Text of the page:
The Kenneth Foy papers date from 1947 to 2014 (bulk dates 1990-2008) and consist of design files, drawings and sketches, paintings, photographs, and research files spanning the career of scenic designer, Kenneth Foy. The materials pertain exclusively to Foy's artistic output, predominantly showcasing his set design work in theatre and opera.
Biographical/historical: Kenneth Foy received his Bachelor of Fine Arts degree from Cooper Union in New York City, and worked as a scenic designer for theatre, opera, dance, and circus performances from 1965 to 2014. He has designed the sets for such productions as 9 to 5, Annie, Carmen, Doctor Doolittle, High School Musical, the King and I, My Fair Lady, Madame Butterfly, Porgy and Bess, Romeo and Juliet, The Sound of Music, Tarzan, and the Tony award winning, Gypsy. Foy has also worked as production designer for Ringling Brothers Barnum and Bailey Circus, and art director for the Emmy award winning documentary, Moment of Impact. His other work includes video animation for Mariah Carey's Charm Bracelet tour, and set designs for special events at the Busch Gardens and Six Flags theme parks. Foy was regarded for his ability to adapt large Broadway production designs for successful national tours. He was a member of the Metropolitan Opera's scenic department for twenty five years, and was noted for being on the forefront of utilizing computer generated technology in his design work.
Kenneth Foy died in February 2015.
Content: The collection dates from 1947 to 2014 (bulk dates 1990-2008), and chronicles the scenic design career of Kenneth Foy through his digital designs and prints, drawings, ground plans, paintings, photographs, prop lists, sketches, and research files. The materials reveal the visual elements that are considered in staging a theatrical production, illustrating the process from early sketches to the final set design.
Much of the collection is comprised of Foy's design files, which include digital designs and prints; equipment estimates; fabric swatches; ground plans; paintings; photographs of sets and performances; posters; programs; props spreadsheets; renderings; and scripts. Some of the files include bid designs, and others contain information regarding contracts and royalties. The design files convey the scope of Foy's design work, covering theatre productions, opera, and special events, most notably with Busch Gardens, Radio City Music Hall, and the Ringling Brothers Barnum and Bailey Circus. Many designs exist in multiple formats and iterations, such as a hand drawn sketch that is also represented as a digital design print and production photograph. Also included among many of the design files are ground plans, some of which are part of a design bid, and then appear in a much larger format with a greater level of detail. These later renderings address considerations such as lighting design, theatre architecture, and prop dimensions.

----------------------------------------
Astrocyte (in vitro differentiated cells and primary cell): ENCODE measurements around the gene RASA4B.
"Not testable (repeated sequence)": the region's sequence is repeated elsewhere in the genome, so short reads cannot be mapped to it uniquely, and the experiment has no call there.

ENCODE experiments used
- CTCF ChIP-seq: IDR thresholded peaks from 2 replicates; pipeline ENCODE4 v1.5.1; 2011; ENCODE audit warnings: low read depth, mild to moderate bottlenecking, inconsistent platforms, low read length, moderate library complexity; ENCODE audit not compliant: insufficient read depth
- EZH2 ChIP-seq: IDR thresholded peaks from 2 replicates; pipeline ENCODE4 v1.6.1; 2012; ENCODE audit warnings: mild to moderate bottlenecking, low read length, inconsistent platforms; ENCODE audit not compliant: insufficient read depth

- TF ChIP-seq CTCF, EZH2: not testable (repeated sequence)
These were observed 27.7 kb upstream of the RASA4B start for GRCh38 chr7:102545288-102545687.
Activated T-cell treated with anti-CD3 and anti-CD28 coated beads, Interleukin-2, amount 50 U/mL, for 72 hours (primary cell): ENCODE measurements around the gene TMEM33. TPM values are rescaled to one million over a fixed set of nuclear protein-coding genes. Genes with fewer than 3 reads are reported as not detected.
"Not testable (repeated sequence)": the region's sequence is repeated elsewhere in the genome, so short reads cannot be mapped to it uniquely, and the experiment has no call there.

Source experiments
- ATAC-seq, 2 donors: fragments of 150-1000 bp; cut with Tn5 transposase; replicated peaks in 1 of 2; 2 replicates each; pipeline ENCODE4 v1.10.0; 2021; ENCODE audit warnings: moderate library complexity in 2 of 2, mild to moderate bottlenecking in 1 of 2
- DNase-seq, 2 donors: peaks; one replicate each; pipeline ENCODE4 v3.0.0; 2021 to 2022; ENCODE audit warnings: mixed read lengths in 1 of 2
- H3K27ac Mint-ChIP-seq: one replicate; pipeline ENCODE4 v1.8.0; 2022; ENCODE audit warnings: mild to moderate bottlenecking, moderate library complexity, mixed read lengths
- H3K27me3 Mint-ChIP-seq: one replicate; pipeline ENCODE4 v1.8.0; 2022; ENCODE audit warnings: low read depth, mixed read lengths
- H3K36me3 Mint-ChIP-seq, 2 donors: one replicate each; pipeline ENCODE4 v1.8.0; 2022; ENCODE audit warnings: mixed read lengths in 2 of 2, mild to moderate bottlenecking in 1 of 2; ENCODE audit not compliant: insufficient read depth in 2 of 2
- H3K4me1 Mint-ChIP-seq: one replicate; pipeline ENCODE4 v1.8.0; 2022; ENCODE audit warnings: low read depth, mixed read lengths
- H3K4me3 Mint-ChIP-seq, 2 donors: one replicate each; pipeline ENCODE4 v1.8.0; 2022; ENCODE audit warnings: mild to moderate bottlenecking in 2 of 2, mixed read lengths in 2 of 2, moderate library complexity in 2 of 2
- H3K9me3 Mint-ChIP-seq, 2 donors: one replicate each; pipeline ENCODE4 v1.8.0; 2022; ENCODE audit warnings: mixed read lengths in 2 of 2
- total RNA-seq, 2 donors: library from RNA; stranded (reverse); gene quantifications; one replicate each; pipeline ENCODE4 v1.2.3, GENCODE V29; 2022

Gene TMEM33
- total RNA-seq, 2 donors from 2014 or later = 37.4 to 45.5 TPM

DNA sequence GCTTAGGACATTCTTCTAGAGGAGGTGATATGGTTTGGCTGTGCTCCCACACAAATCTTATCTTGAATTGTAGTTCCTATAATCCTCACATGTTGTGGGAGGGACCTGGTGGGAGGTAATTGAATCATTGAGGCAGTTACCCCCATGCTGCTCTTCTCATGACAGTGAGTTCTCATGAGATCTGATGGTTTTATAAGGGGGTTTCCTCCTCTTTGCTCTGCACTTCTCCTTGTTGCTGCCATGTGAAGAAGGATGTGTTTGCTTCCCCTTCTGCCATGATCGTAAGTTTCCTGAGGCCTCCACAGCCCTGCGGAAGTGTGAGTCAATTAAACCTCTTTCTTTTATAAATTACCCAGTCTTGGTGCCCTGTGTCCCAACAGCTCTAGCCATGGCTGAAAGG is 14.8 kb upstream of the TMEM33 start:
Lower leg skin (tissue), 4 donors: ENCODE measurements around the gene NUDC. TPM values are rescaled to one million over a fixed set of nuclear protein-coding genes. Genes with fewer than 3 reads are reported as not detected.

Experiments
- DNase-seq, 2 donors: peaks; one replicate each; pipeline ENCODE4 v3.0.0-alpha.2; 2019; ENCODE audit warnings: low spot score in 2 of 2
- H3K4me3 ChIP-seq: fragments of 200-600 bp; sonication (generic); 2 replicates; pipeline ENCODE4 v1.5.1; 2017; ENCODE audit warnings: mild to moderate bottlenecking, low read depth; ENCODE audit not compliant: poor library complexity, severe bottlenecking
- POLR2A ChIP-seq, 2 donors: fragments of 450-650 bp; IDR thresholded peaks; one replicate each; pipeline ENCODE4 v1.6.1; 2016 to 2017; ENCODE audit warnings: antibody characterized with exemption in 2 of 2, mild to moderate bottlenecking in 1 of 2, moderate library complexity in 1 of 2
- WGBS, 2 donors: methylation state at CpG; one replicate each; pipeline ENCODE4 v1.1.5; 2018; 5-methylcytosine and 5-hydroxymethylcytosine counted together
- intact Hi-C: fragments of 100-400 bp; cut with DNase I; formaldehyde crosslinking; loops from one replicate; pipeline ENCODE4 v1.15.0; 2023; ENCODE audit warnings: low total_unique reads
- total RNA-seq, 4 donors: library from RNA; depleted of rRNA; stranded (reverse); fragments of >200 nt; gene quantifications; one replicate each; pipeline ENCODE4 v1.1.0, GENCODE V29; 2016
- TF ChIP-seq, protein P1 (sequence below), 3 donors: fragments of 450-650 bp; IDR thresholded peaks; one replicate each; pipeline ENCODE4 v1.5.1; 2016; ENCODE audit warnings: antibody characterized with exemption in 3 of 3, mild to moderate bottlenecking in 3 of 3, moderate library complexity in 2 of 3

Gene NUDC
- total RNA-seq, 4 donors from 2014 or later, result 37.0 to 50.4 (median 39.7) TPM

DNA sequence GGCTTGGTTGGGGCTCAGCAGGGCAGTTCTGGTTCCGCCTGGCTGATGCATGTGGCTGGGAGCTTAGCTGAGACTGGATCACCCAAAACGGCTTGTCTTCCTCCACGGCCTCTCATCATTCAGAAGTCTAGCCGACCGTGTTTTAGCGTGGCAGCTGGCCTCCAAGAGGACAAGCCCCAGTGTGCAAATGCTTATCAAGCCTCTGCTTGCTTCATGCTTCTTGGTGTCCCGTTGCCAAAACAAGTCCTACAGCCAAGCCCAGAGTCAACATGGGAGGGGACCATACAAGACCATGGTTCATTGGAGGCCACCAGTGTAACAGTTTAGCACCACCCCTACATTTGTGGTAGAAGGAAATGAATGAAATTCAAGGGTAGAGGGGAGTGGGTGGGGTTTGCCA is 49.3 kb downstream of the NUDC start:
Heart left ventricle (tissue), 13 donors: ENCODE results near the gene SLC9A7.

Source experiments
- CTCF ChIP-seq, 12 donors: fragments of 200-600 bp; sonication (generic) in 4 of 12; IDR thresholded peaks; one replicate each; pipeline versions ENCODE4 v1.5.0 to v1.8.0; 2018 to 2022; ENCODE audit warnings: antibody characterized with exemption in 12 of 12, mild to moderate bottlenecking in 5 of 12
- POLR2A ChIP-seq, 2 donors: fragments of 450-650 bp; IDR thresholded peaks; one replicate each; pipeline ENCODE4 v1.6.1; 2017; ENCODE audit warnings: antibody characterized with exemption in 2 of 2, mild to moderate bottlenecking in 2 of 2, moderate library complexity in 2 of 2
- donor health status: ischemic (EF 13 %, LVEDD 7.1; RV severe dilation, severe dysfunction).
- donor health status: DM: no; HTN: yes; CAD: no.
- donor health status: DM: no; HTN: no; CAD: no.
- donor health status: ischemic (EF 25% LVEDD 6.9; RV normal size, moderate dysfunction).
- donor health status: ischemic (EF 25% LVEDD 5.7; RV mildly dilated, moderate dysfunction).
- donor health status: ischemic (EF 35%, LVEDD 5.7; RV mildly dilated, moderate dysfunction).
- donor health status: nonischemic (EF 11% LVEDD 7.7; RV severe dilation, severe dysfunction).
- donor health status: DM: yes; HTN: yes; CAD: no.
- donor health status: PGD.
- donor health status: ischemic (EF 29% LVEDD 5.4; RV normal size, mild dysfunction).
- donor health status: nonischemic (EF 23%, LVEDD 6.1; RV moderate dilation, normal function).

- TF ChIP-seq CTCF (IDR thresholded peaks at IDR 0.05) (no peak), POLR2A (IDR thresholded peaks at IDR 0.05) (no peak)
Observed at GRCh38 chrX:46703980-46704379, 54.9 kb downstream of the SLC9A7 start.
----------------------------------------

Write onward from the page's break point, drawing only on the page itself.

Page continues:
There is a considerable assortment of drawings, sketches, and animations that are undated and unidentified. While some of these bear a resemblance to items contained within the design files, it is often unclear if the design was utilized for a specific production, is an early draft, or was created for personal use. Some designs are annotated with handwritten notes, while others lack notation linking them to a specific production or project.
The paintings that Foy retained demonstrate the diversity in tactics he employed in his work. While there are paintings that are labeled with production titles for The Yearling, Night of the Iguana, and My Fair Lady, there is a small set which lack labels and thus cannot be attributed to a specific project. The paintings are less prominent than the digital designs, since Foy did much of his design work electronically, and because the collection more strongly documents the latter portion of Foy's career.
While the design files include photographs of productions Foy worked on, the collection also holds additional unlabeled production images. There are also two albums of photographs which portray New York City street scenes, as well as some shots inside the Metropolitan Museum of Art in the early to mid -1990s. The photographs are of interest for their subject matter, and for a glimpse into Foy's pursuit of various artistic mediums.
Foy also retained a small collection of research subject files that include thematically filed clippings, photographs, and design booklets.